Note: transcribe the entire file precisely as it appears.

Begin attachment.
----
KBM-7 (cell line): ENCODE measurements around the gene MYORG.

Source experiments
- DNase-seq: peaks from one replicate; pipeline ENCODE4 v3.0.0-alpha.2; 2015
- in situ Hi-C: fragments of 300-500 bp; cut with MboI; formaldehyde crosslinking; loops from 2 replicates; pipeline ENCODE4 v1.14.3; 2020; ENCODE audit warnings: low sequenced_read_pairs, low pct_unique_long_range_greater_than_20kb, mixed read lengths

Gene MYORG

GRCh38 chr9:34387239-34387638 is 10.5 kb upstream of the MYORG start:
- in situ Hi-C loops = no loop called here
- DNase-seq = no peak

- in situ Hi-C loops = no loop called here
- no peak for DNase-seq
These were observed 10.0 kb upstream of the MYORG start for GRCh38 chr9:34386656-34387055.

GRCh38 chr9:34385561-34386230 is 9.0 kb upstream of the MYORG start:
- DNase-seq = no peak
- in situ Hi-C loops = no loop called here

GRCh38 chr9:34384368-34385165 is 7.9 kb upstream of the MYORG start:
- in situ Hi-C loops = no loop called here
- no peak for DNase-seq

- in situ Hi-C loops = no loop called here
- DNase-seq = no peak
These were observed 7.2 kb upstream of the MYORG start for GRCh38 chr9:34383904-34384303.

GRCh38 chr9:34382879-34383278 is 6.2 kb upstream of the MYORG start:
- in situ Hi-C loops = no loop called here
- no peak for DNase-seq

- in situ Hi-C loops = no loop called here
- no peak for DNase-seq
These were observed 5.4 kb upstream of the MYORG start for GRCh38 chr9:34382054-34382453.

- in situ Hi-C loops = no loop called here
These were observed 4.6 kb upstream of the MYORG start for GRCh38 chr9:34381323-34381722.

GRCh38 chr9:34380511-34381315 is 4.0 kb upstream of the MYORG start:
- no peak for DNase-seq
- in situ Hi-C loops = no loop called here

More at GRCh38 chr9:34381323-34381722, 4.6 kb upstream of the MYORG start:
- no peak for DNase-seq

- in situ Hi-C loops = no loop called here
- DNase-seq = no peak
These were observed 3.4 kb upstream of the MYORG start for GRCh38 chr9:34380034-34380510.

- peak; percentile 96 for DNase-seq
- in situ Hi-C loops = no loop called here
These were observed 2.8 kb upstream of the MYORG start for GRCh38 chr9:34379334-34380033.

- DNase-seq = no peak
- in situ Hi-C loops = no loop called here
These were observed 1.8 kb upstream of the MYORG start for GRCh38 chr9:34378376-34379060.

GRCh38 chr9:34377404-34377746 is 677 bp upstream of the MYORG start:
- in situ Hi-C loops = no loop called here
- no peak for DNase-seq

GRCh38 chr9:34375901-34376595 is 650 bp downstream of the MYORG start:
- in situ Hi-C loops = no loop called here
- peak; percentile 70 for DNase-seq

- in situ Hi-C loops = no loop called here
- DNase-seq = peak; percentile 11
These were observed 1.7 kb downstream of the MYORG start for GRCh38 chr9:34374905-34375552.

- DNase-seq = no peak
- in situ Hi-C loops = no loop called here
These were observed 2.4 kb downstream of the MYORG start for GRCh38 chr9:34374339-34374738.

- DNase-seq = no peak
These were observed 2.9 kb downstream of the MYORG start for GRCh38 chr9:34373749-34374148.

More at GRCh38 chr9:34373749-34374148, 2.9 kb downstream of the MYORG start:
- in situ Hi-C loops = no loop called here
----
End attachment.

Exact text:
KBM-7 (cell line): ENCODE measurements around the gene MYORG.

Source experiments
- DNase-seq: peaks from one replicate; pipeline ENCODE4 v3.0.0-alpha.2; 2015
- in situ Hi-C: fragments of 300-500 bp; cut with MboI; formaldehyde crosslinking; loops from 2 replicates; pipeline ENCODE4 v1.14.3; 2020; ENCODE audit warnings: low sequenced_read_pairs, low pct_unique_long_range_greater_than_20kb, mixed read lengths

Gene MYORG

GRCh38 chr9:34387239-34387638 is 10.5 kb upstream of the MYORG start:
- in situ Hi-C loops = no loop called here
- DNase-seq = no peak

- in situ Hi-C loops = no loop called here
- no peak for DNase-seq
These were observed 10.0 kb upstream of the MYORG start for GRCh38 chr9:34386656-34387055.

GRCh38 chr9:34385561-34386230 is 9.0 kb upstream of the MYORG start:
- DNase-seq = no peak
- in situ Hi-C loops = no loop called here

GRCh38 chr9:34384368-34385165 is 7.9 kb upstream of the MYORG start:
- in situ Hi-C loops = no loop called here
- no peak for DNase-seq

- in situ Hi-C loops = no loop called here
- DNase-seq = no peak
These were observed 7.2 kb upstream of the MYORG start for GRCh38 chr9:34383904-34384303.

GRCh38 chr9:34382879-34383278 is 6.2 kb upstream of the MYORG start:
- in situ Hi-C loops = no loop called here
- no peak for DNase-seq

- in situ Hi-C loops = no loop called here
- no peak for DNase-seq
These were observed 5.4 kb upstream of the MYORG start for GRCh38 chr9:34382054-34382453.

- in situ Hi-C loops = no loop called here
These were observed 4.6 kb upstream of the MYORG start for GRCh38 chr9:34381323-34381722.

GRCh38 chr9:34380511-34381315 is 4.0 kb upstream of the MYORG start:
- no peak for DNase-seq
- in situ Hi-C loops = no loop called here

More at GRCh38 chr9:34381323-34381722, 4.6 kb upstream of the MYORG start:
- no peak for DNase-seq

- in situ Hi-C loops = no loop called here
- DNase-seq = no peak
These were observed 3.4 kb upstream of the MYORG start for GRCh38 chr9:34380034-34380510.

- peak; percentile 96 for DNase-seq
- in situ Hi-C loops = no loop called here
These were observed 2.8 kb upstream of the MYORG start for GRCh38 chr9:34379334-34380033.

- DNase-seq = no peak
- in situ Hi-C loops = no loop called here
These were observed 1.8 kb upstream of the MYORG start for GRCh38 chr9:34378376-34379060.

GRCh38 chr9:34377404-34377746 is 677 bp upstream of the MYORG start:
- in situ Hi-C loops = no loop called here
- no peak for DNase-seq

GRCh38 chr9:34375901-34376595 is 650 bp downstream of the MYORG start:
- in situ Hi-C loops = no loop called here
- peak; percentile 70 for DNase-seq

- in situ Hi-C loops = no loop called here
- DNase-seq = peak; percentile 11
These were observed 1.7 kb downstream of the MYORG start for GRCh38 chr9:34374905-34375552.

- DNase-seq = no peak
- in situ Hi-C loops = no loop called here
These were observed 2.4 kb downstream of the MYORG start for GRCh38 chr9:34374339-34374738.

- DNase-seq = no peak
These were observed 2.9 kb downstream of the MYORG start for GRCh38 chr9:34373749-34374148.

More at GRCh38 chr9:34373749-34374148, 2.9 kb downstream of the MYORG start:
- in situ Hi-C loops = no loop called here